YouTube Monetisation – Will hurt creators, but is best digital ad-asset for advertisers

YouTube has updated its monetisation policy and the large creator community is not happy with it. With this, YouTube has announced its right to monetise all content on its platform. It means that channels which did not want ads on their videos and are not part of the YouTube Partner Program (YPP) will have ads served on their content anyway, however non-YouTube partner channels will not get paid for ads on their content. Any individual who has more than 1,000 subscribers and 4,000 valid public watch hours in the last 12 months can participate in YouTube Partner Programme.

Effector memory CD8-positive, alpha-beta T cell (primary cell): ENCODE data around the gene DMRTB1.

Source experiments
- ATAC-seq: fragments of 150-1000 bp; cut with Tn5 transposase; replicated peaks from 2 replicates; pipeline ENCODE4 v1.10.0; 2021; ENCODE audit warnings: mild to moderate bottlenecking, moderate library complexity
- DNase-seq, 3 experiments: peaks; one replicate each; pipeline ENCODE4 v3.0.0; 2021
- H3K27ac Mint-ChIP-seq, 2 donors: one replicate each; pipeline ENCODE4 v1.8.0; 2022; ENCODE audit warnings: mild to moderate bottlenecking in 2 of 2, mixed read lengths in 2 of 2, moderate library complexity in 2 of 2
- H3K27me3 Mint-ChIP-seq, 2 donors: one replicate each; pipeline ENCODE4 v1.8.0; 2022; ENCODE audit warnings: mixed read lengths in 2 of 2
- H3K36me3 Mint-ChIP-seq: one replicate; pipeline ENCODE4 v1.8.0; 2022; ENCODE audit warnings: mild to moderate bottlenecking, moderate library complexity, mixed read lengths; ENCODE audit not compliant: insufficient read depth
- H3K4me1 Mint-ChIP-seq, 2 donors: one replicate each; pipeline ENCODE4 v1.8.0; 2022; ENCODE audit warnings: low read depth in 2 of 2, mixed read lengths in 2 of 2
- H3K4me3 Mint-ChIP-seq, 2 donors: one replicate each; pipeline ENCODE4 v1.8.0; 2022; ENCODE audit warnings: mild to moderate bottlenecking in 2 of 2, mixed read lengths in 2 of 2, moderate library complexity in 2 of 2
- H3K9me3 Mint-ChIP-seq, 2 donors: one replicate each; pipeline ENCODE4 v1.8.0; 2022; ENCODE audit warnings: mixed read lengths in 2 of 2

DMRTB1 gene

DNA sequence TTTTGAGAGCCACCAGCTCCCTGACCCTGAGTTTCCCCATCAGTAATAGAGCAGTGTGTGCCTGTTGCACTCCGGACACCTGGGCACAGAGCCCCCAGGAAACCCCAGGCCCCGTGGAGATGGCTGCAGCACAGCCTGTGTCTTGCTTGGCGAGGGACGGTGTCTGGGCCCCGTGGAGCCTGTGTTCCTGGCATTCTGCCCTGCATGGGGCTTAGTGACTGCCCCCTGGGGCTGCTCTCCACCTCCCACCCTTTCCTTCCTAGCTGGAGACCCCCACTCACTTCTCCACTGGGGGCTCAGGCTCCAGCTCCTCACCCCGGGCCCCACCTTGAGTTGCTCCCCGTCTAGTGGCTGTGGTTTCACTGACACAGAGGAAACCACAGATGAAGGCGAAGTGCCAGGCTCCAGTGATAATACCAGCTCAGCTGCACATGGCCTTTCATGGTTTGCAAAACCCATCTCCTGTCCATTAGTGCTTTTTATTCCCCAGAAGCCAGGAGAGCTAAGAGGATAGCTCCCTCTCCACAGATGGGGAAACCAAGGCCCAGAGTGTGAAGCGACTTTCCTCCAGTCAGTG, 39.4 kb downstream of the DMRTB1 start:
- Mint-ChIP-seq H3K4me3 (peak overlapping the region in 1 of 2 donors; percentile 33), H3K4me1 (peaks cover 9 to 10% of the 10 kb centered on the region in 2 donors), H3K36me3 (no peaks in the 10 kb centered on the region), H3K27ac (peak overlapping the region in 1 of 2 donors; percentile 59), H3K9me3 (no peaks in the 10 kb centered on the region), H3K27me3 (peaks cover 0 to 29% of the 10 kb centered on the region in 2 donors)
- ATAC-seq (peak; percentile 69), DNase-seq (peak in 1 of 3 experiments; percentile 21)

“You grant YouTube the right to monetise your content on the service (and such monetisation may include displaying ads on or within content or charging users a fee for access). This agreement does not entitle you to any payments. Starting June 1, 2021, any payments you may be entitled to receive from YouTube under any other agreement between you and YouTube (including for example payments under YouTube Partner Programme, Channel memberships or Super Chat) will be treated as royalties. If required by law, Google will withhold taxes from such payments,” said the updated terms of service.

These Terms were effective in the United States from November 2020 and will be effective June 2021 onwards outside the US.

For Indian YouTubers, if the creator submits the tax information, he/she can claim benefits under a tax treaty between India and the US that reduces the tax rate to 15% of the earnings. However, if the tax info is not submitted by May 31, 2021, Google can deduct up to 24% of the total earnings as tax, the video platform stated.